From its inception, the car-alarm industry has known that its product was going to make people mad, and it has waged a constant campaign of damage control. Its basic tack has been to argue that most of the false-alarm problem can be solved by greater professionalism and consumer education. “We think the nuisance alarms can be minimized, if not eliminated,” claims industry advocate Swanston, “if consumers are educated about the products they have and make sure that alarms are installed correctly, properly, and safely.” The industry has voluntarily promoted a certification program for installers to help meet these goals.

Yet the alarm makers’ argument fails to persuade. True, a bad installation can make an alarm so sensitive that it’ll go off virtually if someone looks at the car the wrong way, but the association’s effort to upgrade installation presupposes that alarm owners want what their neighbors want. Not so: as car-alarm specialist and former installer Abbiss notes: “I used to have customers come to me and say, ‘I want this thing so sensitive that it’ll go off when a leaf falls on it.’” A Baltimore-area installer remarked of his customers a while back, “They’re just getting too paranoid.”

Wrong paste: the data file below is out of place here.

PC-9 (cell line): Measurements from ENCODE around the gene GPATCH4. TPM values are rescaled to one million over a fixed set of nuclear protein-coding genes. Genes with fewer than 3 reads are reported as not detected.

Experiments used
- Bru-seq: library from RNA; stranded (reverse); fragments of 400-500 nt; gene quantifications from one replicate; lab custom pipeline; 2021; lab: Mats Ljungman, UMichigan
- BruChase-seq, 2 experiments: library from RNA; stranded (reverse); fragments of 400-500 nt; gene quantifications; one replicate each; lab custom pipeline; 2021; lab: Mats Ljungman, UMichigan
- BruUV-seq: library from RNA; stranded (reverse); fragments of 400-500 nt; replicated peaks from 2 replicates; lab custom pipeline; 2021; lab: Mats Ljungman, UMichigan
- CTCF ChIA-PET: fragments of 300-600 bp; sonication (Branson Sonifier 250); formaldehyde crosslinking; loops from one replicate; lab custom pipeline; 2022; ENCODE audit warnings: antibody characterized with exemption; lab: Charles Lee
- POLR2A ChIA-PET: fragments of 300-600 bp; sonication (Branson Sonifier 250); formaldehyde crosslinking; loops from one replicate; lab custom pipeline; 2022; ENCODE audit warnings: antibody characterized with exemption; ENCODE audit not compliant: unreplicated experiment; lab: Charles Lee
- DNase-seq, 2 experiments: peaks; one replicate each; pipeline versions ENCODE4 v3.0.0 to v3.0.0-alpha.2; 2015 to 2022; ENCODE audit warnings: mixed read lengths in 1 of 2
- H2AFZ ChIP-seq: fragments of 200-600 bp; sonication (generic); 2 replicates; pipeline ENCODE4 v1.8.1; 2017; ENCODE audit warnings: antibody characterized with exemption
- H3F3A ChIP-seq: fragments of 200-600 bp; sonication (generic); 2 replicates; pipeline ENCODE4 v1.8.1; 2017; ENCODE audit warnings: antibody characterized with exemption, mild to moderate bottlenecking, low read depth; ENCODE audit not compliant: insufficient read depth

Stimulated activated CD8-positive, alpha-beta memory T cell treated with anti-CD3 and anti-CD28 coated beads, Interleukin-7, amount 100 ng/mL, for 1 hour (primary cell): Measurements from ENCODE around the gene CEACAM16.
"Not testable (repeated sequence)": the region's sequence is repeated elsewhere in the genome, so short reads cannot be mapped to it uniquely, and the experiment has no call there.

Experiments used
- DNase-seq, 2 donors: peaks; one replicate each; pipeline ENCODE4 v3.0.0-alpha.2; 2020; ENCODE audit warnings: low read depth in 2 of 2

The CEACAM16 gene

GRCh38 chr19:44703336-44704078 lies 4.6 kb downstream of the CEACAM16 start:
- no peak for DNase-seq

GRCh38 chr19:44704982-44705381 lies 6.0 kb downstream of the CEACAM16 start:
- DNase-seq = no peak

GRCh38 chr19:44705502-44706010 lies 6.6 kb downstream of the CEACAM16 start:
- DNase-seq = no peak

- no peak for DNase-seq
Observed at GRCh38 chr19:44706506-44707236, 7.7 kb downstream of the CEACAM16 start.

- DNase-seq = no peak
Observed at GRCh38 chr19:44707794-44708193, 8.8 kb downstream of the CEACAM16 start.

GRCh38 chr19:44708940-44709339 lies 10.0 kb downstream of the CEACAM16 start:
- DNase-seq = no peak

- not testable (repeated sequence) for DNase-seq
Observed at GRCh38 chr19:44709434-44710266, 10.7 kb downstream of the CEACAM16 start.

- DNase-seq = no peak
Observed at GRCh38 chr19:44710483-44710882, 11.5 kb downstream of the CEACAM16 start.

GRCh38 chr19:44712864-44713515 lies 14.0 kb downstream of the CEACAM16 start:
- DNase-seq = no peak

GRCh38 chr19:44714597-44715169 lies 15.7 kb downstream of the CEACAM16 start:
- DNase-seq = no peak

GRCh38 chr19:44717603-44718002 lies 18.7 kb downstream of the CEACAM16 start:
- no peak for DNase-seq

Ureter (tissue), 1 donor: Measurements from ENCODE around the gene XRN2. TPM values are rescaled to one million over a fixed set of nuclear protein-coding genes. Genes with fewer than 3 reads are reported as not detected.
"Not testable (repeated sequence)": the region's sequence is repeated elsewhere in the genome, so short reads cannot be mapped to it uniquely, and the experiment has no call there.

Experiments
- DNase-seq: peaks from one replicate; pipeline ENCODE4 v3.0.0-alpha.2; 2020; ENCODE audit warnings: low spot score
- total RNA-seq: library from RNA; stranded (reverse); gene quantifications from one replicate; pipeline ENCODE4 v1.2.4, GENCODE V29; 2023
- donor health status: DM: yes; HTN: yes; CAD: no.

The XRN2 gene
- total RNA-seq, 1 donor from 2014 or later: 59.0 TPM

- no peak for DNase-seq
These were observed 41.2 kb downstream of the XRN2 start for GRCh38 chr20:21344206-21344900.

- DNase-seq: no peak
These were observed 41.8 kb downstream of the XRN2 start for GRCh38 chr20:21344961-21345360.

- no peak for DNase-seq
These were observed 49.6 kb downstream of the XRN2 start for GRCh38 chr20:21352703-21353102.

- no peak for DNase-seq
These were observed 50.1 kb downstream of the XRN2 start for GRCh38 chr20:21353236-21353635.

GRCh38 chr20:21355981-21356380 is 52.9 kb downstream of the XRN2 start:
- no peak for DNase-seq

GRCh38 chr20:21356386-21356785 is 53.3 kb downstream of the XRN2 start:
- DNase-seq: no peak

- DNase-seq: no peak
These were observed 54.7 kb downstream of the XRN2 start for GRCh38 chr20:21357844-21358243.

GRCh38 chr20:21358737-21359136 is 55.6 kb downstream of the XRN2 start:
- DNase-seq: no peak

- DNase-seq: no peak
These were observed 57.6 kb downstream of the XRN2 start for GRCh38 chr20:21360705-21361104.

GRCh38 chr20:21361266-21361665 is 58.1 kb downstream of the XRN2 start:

In addition, as many an urban resident will tell you, aggressive, resentful motorists increasingly let their alarms go off on purpose as an in-your-face provocation. Consumer education seems unlikely to change such antisocial behavior. And finally, the growing number of alarms on the street means that even if the false-alarm rate falls, the overall number of alarms going off isn’t likely to diminish.

So if car alarms don’t work and drive most everybody crazy, what can we do about them? Many cities, including New York and Baltimore, have tried to crack down on them by fining owners of alarms that don’t shut off after a few minutes and empowering cops to go into a car whose alarm keeps blaring to disable the device, if they can’t find its owner to turn it off. But in Gotham, enforcement, though it varies from precinct to precinct, remains lax. Even before September 11 gave them other things to worry about, cops wrote fewer than 300 summonses a year for car-alarm violations.